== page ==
ORINDA -- Blake Sharp is only 13, but the Easy Bay Eclipse Soccer Club player can kick a soccer ball all the way to Kenya.
With the help of teammates, her coaches and their families, the young Orinda resident has already blasted 50 indestructible, permanently-inflated One World Futbols on their way to disadvantaged communities on the other side of the globe.
This holiday season, she hopes to boost the numbers, with non-Eclipse givers joining America's 26 Random Acts of Kindness movement in the wake of the Newtown, Conn. tragedy and participating in Eclipse's year-end fundraiser.
The One World Futbol Project started with a ball of trash, held together by rope.
Berkeley's Tim Jahnigen, an inventor and musician, saw a 2006 news clip film of kids in Nairobi playing "trash ball" soccer on a mostly dirt-and-rock field. Learning that even traditional soccer balls -- often stitched together by underage, underpaid workers in developing countries -- deflated or ripped in these roughshod, improvised conditions, he set out to develop an everlasting ball.
With the help of the famous musician Sting, a cross-linked closed-cell foam ball was developed. Made out of materials similar to Crocs shoes, One World Futbols never need inflating and are flexible enough to accommodate both punctures and extreme climate changes caused by fluctuating temperatures and varying altitudes. The project and ball
As the youth community service coordinator for Eclipse's local Lamorinda chapter, young Blake heard about the One World Futbol Project from her mother Diane.
"I think one of the coolest things is that the soccer balls don't deflate and can't get punctured," Blake said in an email interview. "People have been sending regular balls (to developing countries) and landfills are filled with (them)."
The One World Futbol Project website reports that in Africa alone, 20 million torn, punctured or squashed balls go to landfills each year.
Eclipse director and coach Shane Carney says he's wanted his club to be involved with One World Futbol for a while and calls it "a fantastic idea."
He says the ball lives up to its billing.
"I've played with the ball on multiple occasions and tried to destroy it -- I mean, that is my natural reaction to anything that is deemed indestructible," he jokes.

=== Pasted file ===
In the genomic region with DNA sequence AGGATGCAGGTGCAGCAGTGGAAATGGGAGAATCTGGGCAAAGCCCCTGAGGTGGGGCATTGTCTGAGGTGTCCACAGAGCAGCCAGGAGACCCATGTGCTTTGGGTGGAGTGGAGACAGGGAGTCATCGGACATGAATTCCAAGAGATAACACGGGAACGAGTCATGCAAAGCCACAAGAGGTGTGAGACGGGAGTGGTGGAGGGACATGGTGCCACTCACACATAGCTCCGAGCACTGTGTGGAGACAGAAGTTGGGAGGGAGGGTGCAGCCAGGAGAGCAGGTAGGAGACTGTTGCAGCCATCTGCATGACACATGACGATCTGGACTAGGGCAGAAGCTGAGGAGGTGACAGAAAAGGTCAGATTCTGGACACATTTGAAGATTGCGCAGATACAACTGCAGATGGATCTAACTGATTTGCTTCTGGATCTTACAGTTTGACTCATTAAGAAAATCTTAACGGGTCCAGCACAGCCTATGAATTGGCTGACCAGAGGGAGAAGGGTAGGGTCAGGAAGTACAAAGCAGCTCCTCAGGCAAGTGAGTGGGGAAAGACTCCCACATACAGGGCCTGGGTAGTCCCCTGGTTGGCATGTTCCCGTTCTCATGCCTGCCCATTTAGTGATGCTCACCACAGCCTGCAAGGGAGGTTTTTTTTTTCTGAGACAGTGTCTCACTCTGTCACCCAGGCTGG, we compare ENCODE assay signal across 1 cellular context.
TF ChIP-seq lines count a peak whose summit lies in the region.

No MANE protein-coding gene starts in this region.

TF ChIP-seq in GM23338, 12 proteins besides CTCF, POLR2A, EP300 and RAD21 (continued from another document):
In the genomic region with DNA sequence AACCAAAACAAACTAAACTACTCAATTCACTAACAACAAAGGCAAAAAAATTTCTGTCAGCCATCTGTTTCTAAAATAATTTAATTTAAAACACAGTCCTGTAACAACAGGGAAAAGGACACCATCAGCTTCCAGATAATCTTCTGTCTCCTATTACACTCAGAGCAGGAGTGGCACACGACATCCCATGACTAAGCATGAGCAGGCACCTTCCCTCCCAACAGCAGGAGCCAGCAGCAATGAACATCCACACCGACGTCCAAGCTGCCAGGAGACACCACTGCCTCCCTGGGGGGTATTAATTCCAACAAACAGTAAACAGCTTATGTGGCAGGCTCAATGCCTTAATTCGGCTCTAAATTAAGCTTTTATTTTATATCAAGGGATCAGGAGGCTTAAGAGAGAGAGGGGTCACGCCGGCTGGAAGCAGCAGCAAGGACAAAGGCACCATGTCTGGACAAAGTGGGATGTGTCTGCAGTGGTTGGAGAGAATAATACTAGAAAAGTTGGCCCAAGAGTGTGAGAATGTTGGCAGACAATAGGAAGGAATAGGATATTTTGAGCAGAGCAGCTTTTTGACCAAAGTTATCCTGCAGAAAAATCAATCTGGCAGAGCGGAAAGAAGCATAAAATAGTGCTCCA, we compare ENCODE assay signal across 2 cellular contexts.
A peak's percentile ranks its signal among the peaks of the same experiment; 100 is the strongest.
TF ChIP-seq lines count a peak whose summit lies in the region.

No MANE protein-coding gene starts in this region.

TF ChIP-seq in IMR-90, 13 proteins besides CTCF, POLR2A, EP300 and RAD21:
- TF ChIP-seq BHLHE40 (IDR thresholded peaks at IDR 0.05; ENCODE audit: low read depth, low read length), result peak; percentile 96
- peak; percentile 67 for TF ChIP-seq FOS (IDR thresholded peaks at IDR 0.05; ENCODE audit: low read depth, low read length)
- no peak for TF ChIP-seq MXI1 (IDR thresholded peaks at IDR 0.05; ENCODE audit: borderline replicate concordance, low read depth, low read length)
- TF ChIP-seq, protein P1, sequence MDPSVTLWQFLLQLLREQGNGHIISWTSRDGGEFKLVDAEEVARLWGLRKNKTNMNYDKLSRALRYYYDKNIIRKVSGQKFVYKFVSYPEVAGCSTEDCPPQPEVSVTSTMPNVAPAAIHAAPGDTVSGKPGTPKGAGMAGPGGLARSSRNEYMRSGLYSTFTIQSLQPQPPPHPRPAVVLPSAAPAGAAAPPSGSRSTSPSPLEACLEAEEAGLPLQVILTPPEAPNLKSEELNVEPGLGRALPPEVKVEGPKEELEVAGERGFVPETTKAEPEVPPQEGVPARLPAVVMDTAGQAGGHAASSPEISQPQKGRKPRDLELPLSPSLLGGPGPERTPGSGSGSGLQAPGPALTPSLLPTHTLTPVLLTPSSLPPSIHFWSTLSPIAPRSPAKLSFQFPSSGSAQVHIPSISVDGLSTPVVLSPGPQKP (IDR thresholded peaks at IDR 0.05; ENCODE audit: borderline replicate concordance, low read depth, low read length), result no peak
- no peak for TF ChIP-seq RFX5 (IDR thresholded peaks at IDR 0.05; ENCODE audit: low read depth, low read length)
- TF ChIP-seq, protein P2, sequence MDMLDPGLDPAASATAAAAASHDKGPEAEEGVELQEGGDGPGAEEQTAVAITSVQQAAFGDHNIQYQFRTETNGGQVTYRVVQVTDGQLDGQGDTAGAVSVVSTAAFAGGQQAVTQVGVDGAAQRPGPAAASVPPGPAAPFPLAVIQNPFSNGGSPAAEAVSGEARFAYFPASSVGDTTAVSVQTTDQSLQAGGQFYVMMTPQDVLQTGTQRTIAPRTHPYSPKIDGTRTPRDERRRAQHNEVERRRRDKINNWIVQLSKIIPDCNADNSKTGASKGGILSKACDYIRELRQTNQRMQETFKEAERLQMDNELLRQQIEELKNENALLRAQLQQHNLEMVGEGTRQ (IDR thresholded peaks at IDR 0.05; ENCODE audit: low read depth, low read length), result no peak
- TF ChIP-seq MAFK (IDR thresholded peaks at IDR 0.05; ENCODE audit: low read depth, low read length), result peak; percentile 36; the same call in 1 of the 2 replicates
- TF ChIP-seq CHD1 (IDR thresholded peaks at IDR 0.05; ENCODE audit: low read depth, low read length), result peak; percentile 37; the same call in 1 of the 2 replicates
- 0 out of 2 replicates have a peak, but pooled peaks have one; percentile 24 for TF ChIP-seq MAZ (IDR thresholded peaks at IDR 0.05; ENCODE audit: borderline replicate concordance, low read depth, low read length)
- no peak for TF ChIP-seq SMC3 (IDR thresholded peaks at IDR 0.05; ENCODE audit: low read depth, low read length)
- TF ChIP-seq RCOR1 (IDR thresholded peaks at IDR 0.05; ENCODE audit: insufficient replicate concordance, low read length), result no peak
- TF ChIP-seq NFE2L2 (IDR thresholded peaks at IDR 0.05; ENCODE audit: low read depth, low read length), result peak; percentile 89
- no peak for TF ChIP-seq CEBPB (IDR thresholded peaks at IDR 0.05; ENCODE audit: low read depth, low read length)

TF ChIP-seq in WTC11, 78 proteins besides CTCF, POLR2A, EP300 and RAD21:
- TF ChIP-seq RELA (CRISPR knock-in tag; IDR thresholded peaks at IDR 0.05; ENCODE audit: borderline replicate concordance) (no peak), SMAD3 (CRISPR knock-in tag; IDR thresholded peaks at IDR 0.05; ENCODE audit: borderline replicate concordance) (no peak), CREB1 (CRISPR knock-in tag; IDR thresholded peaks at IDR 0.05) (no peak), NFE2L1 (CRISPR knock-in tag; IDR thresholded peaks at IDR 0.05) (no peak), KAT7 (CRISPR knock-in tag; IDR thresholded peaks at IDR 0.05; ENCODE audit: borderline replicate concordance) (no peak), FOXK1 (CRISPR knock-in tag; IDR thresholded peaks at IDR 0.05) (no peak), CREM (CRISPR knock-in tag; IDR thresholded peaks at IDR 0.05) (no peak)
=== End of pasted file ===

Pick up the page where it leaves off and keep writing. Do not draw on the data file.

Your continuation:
Although she hasn't repeated her coach's attempts to demolish a One World ball, Blake Sharp has played with it and says the ball is no different in weight and size from a regular soccer ball. Even the little octagons integrated into the molded, one-piece surface are similar, she notes, happily.
The Service Lesson
As a member of Eclipse's U14 team, Blake has learned to evaluate people's character by measuring their ability to play by the rules of the game.
"Our team has played teams that can play quality soccer," she says, "but I have watched teams try to hurt my teammates and me. When I play, I want to win, (but) not at all costs."
Carney says Blake is a born leader who has blossomed on and off the field.
"She is a natural athlete, always vocal in supporting her teammates and involved in community service and charity efforts."
Blake acknowledges one big part of working effectively on a team is "not always getting my way," but she's flipping that premise upside down and insisting on "her way" for the fundraiser.
She wants the club's 420 members to each buy a ball and her tone suggests the 26 " hoped for" outside contributors might be a bare minimum.
Admitting the end-of-year announcement is "bad timing," she's barreling ahead, photoshopping fliers, updating the website, contacting the press, extending the deadline and planning a splashy shout out at the club's season-ending party.
With a $25 click on the "add to cart" button on the Eclipse website, a ball is shipped directly to children in Kenya and a $5 donation goes to the local club. A "buy one get one" option, for kids who want a Futbol for themselves, is being added. To learn more about the fundraiser and get started, visit http://www.oneworldfutbol.com/